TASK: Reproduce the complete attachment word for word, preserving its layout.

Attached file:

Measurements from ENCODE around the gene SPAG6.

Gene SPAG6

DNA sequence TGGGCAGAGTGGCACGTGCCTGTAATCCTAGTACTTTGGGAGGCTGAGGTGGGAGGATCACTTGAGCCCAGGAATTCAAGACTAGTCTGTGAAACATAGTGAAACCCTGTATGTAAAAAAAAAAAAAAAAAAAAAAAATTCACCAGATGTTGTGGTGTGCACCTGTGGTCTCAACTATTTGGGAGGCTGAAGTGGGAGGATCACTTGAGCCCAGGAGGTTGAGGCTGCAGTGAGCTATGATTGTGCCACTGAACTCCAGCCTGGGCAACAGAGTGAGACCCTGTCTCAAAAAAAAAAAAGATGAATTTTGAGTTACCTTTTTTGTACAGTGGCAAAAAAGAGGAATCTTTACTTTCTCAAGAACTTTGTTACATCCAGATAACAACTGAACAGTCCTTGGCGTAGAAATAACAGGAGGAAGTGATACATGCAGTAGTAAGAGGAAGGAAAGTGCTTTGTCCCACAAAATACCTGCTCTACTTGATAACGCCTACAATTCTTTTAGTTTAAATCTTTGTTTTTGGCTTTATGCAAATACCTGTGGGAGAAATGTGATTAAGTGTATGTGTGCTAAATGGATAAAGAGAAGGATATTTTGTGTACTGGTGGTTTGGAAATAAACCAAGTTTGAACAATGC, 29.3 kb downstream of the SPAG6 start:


Measurements from ENCODE around the gene SPAG6.

Gene SPAG6

DNA sequence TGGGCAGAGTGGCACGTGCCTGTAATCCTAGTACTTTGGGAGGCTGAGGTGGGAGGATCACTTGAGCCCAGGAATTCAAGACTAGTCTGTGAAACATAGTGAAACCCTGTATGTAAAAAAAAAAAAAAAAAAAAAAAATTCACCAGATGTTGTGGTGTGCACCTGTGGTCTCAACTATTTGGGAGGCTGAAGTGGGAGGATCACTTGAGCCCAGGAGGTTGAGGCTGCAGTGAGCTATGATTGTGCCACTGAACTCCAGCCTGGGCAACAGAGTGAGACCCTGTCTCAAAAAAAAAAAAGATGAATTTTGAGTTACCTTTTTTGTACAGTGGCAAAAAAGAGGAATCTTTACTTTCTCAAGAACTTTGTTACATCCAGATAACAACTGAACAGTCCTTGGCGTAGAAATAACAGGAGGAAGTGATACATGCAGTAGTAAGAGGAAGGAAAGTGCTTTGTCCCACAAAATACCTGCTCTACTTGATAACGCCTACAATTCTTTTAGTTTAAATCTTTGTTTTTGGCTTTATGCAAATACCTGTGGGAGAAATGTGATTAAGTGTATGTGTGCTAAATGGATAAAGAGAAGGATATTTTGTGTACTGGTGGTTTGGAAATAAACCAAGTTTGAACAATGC, 29.3 kb downstream of the SPAG6 start: